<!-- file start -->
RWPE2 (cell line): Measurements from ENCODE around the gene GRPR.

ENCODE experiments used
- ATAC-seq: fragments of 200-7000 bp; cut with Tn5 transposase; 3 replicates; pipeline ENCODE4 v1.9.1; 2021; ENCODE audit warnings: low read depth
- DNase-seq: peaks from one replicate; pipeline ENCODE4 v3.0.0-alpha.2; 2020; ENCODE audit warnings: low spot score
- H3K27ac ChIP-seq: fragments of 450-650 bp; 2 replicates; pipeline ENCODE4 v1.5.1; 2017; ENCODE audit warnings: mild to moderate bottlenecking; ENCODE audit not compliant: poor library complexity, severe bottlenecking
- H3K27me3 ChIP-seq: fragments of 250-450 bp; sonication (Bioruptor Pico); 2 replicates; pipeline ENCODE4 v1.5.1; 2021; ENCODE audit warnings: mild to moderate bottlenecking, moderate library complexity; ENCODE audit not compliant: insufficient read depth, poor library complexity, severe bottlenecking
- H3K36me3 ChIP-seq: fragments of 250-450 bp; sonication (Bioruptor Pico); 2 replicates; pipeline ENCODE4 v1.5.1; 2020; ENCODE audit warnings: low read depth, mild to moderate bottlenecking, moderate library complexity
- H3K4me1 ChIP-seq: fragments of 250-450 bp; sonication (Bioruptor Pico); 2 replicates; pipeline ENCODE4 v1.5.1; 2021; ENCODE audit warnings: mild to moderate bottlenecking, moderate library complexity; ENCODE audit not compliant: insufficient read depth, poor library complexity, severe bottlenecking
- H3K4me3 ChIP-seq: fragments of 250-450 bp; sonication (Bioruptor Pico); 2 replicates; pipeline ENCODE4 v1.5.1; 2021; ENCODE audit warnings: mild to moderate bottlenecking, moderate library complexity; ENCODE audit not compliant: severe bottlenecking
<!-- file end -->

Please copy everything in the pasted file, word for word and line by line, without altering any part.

RWPE2 (cell line): Measurements from ENCODE around the gene GRPR.

ENCODE experiments used
- ATAC-seq: fragments of 200-7000 bp; cut with Tn5 transposase; 3 replicates; pipeline ENCODE4 v1.9.1; 2021; ENCODE audit warnings: low read depth
- DNase-seq: peaks from one replicate; pipeline ENCODE4 v3.0.0-alpha.2; 2020; ENCODE audit warnings: low spot score
- H3K27ac ChIP-seq: fragments of 450-650 bp; 2 replicates; pipeline ENCODE4 v1.5.1; 2017; ENCODE audit warnings: mild to moderate bottlenecking; ENCODE audit not compliant: poor library complexity, severe bottlenecking
- H3K27me3 ChIP-seq: fragments of 250-450 bp; sonication (Bioruptor Pico); 2 replicates; pipeline ENCODE4 v1.5.1; 2021; ENCODE audit warnings: mild to moderate bottlenecking, moderate library complexity; ENCODE audit not compliant: insufficient read depth, poor library complexity, severe bottlenecking
- H3K36me3 ChIP-seq: fragments of 250-450 bp; sonication (Bioruptor Pico); 2 replicates; pipeline ENCODE4 v1.5.1; 2020; ENCODE audit warnings: low read depth, mild to moderate bottlenecking, moderate library complexity
- H3K4me1 ChIP-seq: fragments of 250-450 bp; sonication (Bioruptor Pico); 2 replicates; pipeline ENCODE4 v1.5.1; 2021; ENCODE audit warnings: mild to moderate bottlenecking, moderate library complexity; ENCODE audit not compliant: insufficient read depth, poor library complexity, severe bottlenecking
- H3K4me3 ChIP-seq: fragments of 250-450 bp; sonication (Bioruptor Pico); 2 replicates; pipeline ENCODE4 v1.5.1; 2021; ENCODE audit warnings: mild to moderate bottlenecking, moderate library complexity; ENCODE audit not compliant: severe bottlenecking